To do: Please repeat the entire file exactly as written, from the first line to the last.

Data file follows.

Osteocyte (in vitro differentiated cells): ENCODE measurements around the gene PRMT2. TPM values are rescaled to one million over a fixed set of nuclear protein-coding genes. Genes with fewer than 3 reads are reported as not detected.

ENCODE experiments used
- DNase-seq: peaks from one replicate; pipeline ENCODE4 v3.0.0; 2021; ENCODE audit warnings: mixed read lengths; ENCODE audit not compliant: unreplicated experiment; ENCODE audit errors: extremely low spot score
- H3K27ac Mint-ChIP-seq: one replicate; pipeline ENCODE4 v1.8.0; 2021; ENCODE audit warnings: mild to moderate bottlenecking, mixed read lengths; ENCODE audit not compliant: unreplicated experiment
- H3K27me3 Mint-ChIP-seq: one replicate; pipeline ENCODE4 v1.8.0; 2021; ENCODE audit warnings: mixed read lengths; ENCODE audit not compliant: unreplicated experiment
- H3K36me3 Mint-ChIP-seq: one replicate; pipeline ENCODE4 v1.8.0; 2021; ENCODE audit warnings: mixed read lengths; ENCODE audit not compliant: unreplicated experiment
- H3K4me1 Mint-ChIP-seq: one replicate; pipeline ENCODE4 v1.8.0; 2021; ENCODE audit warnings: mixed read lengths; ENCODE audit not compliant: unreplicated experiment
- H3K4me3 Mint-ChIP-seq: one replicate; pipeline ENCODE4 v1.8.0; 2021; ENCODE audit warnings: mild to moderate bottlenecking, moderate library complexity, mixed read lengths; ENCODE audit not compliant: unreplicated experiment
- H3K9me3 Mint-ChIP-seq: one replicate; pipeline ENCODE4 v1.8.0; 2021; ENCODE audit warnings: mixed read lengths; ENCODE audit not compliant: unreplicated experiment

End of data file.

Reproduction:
Osteocyte (in vitro differentiated cells): ENCODE measurements around the gene PRMT2. TPM values are rescaled to one million over a fixed set of nuclear protein-coding genes. Genes with fewer than 3 reads are reported as not detected.

ENCODE experiments used
- DNase-seq: peaks from one replicate; pipeline ENCODE4 v3.0.0; 2021; ENCODE audit warnings: mixed read lengths; ENCODE audit not compliant: unreplicated experiment; ENCODE audit errors: extremely low spot score
- H3K27ac Mint-ChIP-seq: one replicate; pipeline ENCODE4 v1.8.0; 2021; ENCODE audit warnings: mild to moderate bottlenecking, mixed read lengths; ENCODE audit not compliant: unreplicated experiment
- H3K27me3 Mint-ChIP-seq: one replicate; pipeline ENCODE4 v1.8.0; 2021; ENCODE audit warnings: mixed read lengths; ENCODE audit not compliant: unreplicated experiment
- H3K36me3 Mint-ChIP-seq: one replicate; pipeline ENCODE4 v1.8.0; 2021; ENCODE audit warnings: mixed read lengths; ENCODE audit not compliant: unreplicated experiment
- H3K4me1 Mint-ChIP-seq: one replicate; pipeline ENCODE4 v1.8.0; 2021; ENCODE audit warnings: mixed read lengths; ENCODE audit not compliant: unreplicated experiment
- H3K4me3 Mint-ChIP-seq: one replicate; pipeline ENCODE4 v1.8.0; 2021; ENCODE audit warnings: mild to moderate bottlenecking, moderate library complexity, mixed read lengths; ENCODE audit not compliant: unreplicated experiment
- H3K9me3 Mint-ChIP-seq: one replicate; pipeline ENCODE4 v1.8.0; 2021; ENCODE audit warnings: mixed read lengths; ENCODE audit not compliant: unreplicated experiment